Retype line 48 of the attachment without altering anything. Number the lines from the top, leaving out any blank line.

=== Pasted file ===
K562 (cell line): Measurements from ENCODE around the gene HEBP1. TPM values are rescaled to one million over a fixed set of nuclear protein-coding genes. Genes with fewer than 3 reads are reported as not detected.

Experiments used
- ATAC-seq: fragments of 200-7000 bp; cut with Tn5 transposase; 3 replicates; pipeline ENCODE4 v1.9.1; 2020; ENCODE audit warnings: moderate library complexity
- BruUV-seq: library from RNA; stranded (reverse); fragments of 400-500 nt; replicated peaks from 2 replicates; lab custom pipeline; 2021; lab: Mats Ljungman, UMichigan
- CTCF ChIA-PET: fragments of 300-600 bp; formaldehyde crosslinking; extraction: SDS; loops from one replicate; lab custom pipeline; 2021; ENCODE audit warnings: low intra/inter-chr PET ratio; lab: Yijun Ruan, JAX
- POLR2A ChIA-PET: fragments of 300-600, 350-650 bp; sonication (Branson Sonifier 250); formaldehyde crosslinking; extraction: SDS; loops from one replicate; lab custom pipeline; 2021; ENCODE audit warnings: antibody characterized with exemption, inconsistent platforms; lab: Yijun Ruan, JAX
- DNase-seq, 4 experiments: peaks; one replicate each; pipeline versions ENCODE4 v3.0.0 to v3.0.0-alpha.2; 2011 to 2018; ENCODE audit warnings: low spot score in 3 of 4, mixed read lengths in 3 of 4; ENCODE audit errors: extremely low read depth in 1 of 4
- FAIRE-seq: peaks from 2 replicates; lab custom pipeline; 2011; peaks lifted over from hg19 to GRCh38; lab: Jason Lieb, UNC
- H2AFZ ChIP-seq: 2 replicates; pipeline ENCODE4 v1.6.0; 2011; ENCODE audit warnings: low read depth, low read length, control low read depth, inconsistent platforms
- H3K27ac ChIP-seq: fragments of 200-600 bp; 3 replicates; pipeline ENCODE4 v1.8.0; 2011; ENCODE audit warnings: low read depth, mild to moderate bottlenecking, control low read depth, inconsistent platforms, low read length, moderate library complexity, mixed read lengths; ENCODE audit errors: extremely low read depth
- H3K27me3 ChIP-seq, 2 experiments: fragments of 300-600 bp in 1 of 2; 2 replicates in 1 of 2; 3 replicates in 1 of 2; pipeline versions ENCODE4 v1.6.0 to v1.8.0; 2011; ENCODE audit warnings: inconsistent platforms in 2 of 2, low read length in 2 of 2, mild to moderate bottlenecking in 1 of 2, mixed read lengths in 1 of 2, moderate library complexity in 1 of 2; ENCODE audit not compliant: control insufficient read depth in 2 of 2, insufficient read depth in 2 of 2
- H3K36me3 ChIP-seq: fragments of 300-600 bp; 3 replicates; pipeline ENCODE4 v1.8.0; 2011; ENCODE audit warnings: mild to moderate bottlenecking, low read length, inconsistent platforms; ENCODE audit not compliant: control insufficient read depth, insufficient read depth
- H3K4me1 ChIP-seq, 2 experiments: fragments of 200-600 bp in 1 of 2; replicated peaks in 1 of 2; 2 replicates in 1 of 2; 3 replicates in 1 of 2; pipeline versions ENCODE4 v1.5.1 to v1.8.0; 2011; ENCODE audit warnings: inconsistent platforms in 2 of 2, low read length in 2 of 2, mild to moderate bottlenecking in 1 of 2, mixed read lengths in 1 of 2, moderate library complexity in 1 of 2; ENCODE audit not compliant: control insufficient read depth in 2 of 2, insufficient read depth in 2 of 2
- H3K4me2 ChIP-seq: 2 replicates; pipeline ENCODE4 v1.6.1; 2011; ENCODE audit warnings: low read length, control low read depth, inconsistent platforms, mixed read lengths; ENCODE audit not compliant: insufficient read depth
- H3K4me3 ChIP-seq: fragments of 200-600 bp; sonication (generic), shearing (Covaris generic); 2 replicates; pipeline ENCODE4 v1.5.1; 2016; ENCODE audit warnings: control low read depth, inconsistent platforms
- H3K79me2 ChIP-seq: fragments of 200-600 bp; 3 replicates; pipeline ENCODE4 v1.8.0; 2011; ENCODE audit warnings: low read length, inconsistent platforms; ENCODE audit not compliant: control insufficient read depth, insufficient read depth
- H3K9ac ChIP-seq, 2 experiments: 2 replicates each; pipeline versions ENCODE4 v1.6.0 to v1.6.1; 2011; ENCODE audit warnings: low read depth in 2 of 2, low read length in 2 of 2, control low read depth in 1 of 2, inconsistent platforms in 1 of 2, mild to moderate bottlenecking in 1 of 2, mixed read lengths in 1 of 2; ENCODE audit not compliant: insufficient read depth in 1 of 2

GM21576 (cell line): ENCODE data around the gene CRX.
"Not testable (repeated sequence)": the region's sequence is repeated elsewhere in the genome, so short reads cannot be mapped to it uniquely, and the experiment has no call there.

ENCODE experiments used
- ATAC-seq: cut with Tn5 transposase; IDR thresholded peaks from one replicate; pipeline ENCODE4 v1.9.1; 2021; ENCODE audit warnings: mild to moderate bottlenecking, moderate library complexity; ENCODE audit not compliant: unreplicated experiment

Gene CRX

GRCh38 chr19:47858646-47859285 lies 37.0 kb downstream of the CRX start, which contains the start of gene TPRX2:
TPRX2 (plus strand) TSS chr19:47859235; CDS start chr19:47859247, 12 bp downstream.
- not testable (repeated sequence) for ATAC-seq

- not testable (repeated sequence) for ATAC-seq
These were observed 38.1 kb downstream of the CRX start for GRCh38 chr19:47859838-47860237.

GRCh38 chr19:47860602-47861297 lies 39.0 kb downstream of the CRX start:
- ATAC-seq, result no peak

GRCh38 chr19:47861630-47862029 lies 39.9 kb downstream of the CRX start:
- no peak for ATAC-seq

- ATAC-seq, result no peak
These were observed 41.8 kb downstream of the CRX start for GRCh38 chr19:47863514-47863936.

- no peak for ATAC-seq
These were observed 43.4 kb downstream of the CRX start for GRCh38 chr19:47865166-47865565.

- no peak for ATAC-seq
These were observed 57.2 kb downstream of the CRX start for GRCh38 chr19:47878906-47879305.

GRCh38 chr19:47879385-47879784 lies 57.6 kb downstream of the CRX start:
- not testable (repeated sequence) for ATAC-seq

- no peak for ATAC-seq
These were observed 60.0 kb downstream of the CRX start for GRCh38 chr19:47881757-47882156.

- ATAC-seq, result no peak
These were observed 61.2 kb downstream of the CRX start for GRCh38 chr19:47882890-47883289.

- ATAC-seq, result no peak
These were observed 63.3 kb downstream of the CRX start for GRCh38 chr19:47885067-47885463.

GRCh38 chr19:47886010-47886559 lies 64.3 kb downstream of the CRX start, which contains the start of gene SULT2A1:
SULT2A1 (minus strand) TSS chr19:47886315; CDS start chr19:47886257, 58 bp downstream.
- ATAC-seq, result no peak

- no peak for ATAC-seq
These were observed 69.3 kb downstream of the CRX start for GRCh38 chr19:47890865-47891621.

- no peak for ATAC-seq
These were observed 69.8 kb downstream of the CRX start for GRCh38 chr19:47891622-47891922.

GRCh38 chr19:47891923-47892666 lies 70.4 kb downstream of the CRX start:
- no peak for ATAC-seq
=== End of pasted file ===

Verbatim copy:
- ATAC-seq, result no peak